Folding stalls help promote Carnaval del Pueblo
30 Jun 2016
Folding stalls for London Market
Installations created by architecture students, used to promote Carnaval del Pueblo in London’s East Street Market, have featured in this year’s London Festival of Architecture 2016.
The installations, including a stall of interactive games and a cocktail-making machine, were the result of a competition set by architecture lecturers Pedro Gil and Christo Meyer, who are also founders of London-based Studio Gil.
This ‘Live Project’, required students to research Carnaval del Pueblo (organisers of Latin American Carnivals and festivals) and the Latin American community in Elephant and Castle. The students’ research enabled them to design installations for the weekly East Street Market, one of London's oldest markets.
Pedro said, “we actively try and create as many projects as possible which bring academia and architecture practice together. It’s really important to give students the opportunity to work on real-world projects, with real stakeholders and clients. This gives them a head start in the world of work.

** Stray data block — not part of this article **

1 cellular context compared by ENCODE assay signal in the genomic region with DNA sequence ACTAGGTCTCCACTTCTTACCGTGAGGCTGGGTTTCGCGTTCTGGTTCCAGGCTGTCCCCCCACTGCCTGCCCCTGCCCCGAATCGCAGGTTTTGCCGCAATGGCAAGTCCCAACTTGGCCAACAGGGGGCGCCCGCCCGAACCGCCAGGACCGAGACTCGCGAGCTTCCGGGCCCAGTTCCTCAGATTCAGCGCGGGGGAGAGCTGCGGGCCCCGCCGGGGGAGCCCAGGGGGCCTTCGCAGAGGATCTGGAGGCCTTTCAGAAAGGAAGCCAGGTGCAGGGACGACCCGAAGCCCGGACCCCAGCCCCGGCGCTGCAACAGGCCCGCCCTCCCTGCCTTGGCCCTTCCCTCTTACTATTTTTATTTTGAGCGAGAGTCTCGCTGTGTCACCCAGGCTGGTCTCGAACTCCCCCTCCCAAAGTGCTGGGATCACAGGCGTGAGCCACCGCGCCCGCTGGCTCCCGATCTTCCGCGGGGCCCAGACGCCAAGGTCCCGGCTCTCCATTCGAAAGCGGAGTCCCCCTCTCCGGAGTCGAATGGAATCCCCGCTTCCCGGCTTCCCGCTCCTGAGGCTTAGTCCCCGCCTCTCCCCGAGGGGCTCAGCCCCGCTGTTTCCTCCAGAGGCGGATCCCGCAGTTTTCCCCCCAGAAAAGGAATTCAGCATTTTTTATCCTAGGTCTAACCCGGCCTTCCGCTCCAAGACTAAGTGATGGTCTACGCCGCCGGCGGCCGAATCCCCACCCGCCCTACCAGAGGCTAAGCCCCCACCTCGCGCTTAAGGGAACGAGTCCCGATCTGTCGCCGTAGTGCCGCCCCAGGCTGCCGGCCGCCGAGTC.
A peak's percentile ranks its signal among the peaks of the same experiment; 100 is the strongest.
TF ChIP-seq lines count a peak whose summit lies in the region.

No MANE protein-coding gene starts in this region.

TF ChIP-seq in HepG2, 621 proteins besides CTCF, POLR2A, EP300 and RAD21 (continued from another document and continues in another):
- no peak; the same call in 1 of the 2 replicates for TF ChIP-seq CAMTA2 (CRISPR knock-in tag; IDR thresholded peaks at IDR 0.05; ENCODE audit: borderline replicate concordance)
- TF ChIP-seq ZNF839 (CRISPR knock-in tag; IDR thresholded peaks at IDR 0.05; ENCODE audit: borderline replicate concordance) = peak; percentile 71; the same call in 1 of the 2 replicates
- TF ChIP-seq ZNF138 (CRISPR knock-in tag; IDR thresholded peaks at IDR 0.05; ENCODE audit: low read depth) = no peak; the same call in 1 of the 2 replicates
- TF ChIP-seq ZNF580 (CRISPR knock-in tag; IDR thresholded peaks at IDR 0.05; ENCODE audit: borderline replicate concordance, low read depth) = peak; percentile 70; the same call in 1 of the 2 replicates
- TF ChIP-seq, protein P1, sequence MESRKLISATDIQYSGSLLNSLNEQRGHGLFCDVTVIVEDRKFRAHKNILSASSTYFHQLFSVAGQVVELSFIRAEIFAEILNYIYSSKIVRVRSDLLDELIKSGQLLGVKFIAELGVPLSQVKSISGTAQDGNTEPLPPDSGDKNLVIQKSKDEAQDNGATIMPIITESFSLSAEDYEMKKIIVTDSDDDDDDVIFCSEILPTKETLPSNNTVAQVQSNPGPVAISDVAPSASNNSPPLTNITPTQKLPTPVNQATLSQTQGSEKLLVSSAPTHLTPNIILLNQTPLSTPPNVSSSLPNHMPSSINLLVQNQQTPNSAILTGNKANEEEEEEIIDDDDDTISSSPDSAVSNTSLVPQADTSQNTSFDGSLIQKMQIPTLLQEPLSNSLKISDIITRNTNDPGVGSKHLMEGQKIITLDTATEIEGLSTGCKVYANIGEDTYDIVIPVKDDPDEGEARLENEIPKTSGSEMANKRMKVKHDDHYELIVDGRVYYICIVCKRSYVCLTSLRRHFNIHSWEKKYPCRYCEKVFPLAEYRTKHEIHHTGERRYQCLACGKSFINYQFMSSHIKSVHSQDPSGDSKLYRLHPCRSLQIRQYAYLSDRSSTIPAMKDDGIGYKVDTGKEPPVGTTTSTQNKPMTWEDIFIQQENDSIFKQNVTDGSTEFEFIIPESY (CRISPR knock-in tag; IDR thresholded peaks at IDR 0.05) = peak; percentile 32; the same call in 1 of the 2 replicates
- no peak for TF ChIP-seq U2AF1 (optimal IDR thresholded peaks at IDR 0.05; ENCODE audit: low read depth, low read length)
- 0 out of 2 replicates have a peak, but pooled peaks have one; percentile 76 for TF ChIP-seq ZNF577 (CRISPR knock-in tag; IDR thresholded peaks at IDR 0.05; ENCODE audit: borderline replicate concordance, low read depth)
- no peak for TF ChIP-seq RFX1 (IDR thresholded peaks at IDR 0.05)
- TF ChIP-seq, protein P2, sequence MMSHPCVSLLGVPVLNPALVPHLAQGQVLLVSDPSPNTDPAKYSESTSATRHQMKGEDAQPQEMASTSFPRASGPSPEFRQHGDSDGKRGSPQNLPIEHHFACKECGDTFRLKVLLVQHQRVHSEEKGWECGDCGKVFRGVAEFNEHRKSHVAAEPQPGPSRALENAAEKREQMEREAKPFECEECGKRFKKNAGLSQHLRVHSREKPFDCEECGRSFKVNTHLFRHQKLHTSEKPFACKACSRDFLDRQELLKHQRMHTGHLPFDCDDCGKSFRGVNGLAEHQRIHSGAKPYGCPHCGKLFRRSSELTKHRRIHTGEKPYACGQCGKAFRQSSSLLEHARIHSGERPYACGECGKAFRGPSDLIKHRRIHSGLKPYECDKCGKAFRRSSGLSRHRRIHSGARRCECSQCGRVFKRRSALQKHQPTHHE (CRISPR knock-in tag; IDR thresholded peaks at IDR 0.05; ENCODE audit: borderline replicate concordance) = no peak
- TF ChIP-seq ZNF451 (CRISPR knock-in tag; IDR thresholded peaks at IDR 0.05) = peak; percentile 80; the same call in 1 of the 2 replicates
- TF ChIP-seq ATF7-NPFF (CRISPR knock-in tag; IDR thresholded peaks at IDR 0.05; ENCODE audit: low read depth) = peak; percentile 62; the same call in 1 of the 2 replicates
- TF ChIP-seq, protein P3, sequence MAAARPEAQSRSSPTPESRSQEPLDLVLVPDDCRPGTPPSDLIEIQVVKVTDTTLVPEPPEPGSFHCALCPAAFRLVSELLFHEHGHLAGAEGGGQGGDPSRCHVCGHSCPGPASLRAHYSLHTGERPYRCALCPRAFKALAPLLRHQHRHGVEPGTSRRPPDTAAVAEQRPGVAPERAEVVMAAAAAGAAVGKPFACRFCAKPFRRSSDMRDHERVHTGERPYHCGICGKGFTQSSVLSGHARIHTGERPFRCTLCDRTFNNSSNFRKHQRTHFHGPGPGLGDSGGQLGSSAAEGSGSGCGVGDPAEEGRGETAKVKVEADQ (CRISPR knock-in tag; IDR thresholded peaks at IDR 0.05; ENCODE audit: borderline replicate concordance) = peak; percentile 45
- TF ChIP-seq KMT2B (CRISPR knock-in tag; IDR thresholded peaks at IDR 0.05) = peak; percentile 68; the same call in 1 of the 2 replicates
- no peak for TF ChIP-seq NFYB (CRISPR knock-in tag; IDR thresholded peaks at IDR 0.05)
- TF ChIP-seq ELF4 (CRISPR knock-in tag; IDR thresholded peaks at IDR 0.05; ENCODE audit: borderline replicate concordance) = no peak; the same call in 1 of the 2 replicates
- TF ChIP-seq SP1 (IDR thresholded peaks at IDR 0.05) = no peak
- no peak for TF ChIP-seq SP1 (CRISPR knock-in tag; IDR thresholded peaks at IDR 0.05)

“The project was challenging, as we asked second and third year students to design the installations to fit into a small space and these had to be safe as they were in a public domain. We were really pleased with their creative ideas.
“We chose two of the students’ projects to be erected as part of the festival. The first, by student Josh Dobson, was designed to distribute information about Carnaval del Pueblo. It was painted orange and two shades of yellow to stand out in the market. The second installation was James Goreings' pink- and blue-painted structure, which makes Brazilian Caipirinhas cocktails.”
The live installations are an extension of a long-running partnership between Studio Gil and Carnaval del Pueblo. Together they have curated a series of events called The Latin Corridor, as part of RIBA's Open Studios initiative for the London Festival of Architecture, a month-long programme of events and installations in the capital.
Pedro said: "The project was seen as threefold in its outcomes: as a learning device for architectural students, to promote Carnaval del Pueblo's work, and to celebrate the vibrancy of East Street market."